Don's Freeware Corner articles are printed in the UTAH VALLEY TECHNOLOGY AND GENEALOGY GROUP (UVTAGG) Newsletter TAGGology each month and are posted on his Class Notes Page where there may be corrections and updates.


2020 Donald R. Snow - Last updated 2020-09-09.


A "cheat sheet" is the nickname for a page of information about a topic.  The name comes from colleges and universities where some professors allow students, when taking tests, to use a single sheet of paper with whatever they could write on it.  Students would ingeniously write very small and include formulas, lists of items, meaning of terms, ideas, etc.  Companies started printing such reference pages and selling them in college bookstore and they came to be called cheat sheets.  Now, you can find them online, both free and commercial.  For computers and technical programs these are helpful, since there are so many commands you need to remember for different programs and just for the operating system such as Windows.  I've found it helpful to keep cheat sheets near my computer for for large programs that I use regularly.  They help for remembering keyboard short cuts, how to do various tasks, etc.  I also find that there are lots of things I don't know about programs that are on cheat sheets for them.  This Freeware Corner article is about a company that has free and commercial versions of helpful cheat sheets.


Google searches will find many good cheat sheets for whatever program or computer topic you want.  A website that has many free and helpful cheat sheets is The CustomGuide with URL The free cheat sheets that I have looked at are all two pages with a third page listing others and ads for the company.  They have many free cheat sheets.  Here are a few of them.  

Access Basic and Intermediate - versions for various years
Excel Basic,  Intermediate, and Advanced - versions for various years
Google Classroom for Teachers, Google Classroom for Students
Google Docs, Google Drive, Google Meet, Google Slides, Google Sheets
Outlook Basic and Intermediate - versions for various years
PowerPoint Basic and Internediate - versions for various years
Skype for Business
Windows 10
Word Basic, Intermediate, and Advanced - versions for various years

At the the bottom of the webpage are links to programs such as Excel, PowerPoint, Word, Windows 10 that, when clicked, syou see the sheets and lessons for that program.  The company calls these Quick References and offers training in all these programs, both free and commercial training.   For many of us in family history, we don't need the advanced information, so the free cheat sheets and lessons are sufficient.  


Each of their cheat sheets seems to have 3 pages, the first two are about the program and the third is ads for the Company and how to find information about other programs  The commercial versions allow you to put your own logo on the cheat sheets for your own company.  The sheets have the most important information and images and text describing how to work with that program. On the first page to the right is a box listing the keyboard shortcuts.  The text also contains ideas about how to use the program.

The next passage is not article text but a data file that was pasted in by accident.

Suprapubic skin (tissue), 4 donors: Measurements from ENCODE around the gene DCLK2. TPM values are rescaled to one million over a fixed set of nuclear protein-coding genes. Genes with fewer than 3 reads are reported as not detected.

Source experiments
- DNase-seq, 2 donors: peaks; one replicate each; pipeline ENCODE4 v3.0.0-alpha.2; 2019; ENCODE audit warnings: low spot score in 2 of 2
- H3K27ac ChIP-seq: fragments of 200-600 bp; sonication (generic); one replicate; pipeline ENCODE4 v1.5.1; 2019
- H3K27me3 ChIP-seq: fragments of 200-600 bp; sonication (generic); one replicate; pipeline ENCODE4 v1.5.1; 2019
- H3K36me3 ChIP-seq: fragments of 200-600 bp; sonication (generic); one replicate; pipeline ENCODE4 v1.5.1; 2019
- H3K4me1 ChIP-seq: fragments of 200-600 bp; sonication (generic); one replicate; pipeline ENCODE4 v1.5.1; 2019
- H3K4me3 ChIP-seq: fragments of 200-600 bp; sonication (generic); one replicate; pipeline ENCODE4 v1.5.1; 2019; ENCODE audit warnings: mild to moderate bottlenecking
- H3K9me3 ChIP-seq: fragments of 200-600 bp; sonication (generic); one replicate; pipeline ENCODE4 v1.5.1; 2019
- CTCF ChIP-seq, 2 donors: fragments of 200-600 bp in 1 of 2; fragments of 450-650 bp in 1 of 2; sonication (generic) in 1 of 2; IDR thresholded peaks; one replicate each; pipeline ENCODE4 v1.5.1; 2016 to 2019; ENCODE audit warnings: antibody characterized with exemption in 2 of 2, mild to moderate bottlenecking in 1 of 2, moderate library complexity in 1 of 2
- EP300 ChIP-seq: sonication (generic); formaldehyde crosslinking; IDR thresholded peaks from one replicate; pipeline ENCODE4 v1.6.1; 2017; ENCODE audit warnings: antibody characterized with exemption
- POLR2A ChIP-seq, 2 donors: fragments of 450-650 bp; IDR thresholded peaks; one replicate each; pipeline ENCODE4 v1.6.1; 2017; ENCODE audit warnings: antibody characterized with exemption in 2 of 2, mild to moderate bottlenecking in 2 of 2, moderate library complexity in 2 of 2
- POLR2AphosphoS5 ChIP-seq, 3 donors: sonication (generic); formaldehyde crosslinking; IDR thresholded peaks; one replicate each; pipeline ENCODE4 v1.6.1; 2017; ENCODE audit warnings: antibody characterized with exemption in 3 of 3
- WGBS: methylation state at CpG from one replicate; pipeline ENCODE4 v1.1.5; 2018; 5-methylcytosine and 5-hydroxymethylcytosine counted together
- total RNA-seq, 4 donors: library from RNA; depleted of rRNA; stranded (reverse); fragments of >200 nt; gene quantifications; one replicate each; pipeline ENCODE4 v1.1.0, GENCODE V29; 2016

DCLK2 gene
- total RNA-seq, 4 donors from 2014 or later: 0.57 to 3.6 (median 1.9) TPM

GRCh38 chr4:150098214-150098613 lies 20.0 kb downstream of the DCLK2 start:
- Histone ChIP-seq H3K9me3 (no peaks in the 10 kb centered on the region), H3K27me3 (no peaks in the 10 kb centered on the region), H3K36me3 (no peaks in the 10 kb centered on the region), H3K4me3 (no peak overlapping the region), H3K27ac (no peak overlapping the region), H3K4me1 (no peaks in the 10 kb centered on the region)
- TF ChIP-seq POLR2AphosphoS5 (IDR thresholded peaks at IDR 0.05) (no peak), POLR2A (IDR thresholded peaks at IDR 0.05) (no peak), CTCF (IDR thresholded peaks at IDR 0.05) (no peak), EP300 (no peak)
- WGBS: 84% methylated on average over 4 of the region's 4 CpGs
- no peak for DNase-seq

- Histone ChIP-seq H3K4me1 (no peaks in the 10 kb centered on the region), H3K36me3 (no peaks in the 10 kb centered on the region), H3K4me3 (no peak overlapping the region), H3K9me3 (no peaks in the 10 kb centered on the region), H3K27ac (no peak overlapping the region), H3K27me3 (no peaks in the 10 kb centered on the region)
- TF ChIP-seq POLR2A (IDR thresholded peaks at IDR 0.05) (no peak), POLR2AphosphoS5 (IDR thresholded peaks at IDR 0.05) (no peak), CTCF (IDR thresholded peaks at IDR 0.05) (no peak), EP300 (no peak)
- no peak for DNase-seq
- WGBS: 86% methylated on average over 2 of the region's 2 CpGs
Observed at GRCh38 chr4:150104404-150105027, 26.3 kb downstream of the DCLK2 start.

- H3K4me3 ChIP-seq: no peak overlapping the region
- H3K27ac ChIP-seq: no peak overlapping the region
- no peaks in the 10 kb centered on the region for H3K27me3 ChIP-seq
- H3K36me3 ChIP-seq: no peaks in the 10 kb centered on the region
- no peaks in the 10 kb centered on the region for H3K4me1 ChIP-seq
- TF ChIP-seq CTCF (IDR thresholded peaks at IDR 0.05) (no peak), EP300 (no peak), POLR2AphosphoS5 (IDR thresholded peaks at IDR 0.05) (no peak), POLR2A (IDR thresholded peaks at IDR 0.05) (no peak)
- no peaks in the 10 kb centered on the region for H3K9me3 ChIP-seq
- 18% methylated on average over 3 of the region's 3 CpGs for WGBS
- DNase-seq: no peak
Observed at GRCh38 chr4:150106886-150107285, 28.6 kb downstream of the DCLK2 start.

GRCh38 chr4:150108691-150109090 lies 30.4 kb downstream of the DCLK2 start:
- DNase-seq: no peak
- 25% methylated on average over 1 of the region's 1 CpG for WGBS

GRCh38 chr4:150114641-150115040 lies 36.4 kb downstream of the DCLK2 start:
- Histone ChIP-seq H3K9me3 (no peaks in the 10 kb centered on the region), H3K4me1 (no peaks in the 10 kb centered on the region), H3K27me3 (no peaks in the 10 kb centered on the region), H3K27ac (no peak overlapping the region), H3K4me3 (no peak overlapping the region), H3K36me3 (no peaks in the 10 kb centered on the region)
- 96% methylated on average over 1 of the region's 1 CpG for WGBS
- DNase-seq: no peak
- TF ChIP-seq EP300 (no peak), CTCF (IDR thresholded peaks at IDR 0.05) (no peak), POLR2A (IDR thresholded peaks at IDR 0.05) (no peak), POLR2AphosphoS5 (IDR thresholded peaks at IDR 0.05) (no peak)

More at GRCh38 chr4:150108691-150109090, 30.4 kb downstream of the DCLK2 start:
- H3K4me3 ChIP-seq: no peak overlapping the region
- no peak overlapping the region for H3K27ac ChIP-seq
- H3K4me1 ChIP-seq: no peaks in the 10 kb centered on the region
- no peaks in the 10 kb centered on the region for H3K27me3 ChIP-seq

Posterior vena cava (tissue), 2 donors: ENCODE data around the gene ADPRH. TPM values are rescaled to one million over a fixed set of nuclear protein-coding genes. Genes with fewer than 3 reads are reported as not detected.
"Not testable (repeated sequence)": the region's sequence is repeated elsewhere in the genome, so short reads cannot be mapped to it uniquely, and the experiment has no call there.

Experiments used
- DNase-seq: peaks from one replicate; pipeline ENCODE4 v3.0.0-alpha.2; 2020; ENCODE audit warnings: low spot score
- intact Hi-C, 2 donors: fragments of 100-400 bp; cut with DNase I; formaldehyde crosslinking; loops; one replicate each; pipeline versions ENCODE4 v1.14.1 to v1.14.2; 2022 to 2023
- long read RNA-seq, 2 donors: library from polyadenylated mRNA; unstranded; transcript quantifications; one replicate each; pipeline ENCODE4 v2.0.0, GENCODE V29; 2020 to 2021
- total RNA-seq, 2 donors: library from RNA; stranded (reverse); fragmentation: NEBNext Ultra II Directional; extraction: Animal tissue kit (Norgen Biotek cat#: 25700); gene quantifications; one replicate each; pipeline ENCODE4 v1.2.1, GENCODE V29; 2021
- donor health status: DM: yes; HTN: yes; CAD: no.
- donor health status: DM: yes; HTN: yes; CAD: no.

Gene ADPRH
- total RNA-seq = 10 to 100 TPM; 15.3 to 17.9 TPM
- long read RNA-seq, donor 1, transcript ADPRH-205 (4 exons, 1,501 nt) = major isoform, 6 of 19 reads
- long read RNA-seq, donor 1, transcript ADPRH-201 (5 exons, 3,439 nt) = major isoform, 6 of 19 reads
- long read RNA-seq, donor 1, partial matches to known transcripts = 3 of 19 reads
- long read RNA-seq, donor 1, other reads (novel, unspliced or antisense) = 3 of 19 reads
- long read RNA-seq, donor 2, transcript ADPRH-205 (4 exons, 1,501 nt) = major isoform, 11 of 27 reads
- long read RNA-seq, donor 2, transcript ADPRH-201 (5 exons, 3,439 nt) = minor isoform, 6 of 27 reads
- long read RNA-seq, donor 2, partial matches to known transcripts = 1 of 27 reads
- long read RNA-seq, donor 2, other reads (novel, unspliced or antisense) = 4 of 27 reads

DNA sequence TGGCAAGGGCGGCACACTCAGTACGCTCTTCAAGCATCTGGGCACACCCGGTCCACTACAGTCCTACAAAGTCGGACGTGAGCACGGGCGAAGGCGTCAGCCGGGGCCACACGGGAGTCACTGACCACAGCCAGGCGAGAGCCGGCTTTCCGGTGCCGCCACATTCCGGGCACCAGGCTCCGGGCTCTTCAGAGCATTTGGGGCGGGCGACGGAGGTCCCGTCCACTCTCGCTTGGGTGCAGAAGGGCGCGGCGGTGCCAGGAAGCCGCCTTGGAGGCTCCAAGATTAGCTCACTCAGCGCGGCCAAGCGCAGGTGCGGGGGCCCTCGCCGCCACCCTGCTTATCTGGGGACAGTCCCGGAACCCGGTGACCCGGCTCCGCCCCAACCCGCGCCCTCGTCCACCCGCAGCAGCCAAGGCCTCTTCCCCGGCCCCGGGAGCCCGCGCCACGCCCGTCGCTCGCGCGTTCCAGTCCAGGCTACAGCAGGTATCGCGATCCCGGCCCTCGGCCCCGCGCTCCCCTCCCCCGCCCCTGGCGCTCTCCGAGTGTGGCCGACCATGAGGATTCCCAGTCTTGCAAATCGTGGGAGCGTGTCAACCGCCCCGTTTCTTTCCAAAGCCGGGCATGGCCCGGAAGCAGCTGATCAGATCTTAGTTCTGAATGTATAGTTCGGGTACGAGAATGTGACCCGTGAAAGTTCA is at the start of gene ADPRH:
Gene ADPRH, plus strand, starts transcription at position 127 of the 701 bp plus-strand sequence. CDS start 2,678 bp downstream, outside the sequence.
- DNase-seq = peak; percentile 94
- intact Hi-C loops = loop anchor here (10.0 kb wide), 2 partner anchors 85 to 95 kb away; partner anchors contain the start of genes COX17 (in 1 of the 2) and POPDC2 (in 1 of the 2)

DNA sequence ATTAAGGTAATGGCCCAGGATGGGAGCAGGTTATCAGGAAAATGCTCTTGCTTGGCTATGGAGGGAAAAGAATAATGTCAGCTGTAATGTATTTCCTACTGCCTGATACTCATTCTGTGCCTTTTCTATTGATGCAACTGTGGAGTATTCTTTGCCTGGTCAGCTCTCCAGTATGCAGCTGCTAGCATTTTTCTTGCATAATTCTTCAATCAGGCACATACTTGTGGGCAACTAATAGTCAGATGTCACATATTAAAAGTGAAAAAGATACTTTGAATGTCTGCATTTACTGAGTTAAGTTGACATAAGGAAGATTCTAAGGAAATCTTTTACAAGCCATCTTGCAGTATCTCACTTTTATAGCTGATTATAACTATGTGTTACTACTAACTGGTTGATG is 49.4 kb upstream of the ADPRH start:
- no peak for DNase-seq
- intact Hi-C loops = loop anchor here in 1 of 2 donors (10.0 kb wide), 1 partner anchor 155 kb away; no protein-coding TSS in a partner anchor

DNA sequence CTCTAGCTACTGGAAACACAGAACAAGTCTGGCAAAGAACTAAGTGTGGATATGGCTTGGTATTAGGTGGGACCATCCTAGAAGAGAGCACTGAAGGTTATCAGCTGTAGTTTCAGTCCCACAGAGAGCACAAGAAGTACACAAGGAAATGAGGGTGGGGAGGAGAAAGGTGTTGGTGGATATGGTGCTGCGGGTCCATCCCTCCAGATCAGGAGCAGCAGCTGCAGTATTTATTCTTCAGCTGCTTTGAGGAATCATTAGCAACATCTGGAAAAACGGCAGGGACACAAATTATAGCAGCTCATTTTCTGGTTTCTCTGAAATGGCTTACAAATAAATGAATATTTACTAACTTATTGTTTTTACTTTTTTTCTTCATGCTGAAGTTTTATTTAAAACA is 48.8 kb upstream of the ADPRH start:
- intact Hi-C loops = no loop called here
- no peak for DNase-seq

The Windows 10 sheet and lessons have lots of basics that are helpful .  Another helpful one is Zoom since there are so many presentations and classes on Zoom, including for our own UVTAGG. Below are screenshots of the top parts of those two cheat sheets. SCREENSHOT OF TOP OF WINDOWS 10 CUSTOMGUIDE CHEAT SHEET

Even if you have used a program, you will probably find information here to help you that you didn't know.  I haven't been through any of their lessons (many free), but the subjects they deal with look like I could learn lots about the programs I already use.  The downloads are color pdfs so they show up exactly the same on all computers.  The one problem I have with them is that I would like to print them in black-and-white and darker, so I can read them more easily.  I can print them in B/W, but not very dark.  Since they are pdfs, they are just pictures  of the page, so there must be a simple way to make  them darker.  I'll keep you posted.  If you don't have poor eyesight, that won't be a problem for you. 


There are many free cheat sheets on the internet and this company, which does training, has some good ones.  Most of the basic and intermediate ones are free, along with free instructional lessons.  For most of us in family history, the basic and intermediate cheat sheets and lessons are probably all we need, but, of course, the company hopes we will like the free stuff enough to want to pay for the commercial stuff.  Take a look at their website and you might find some helpful items.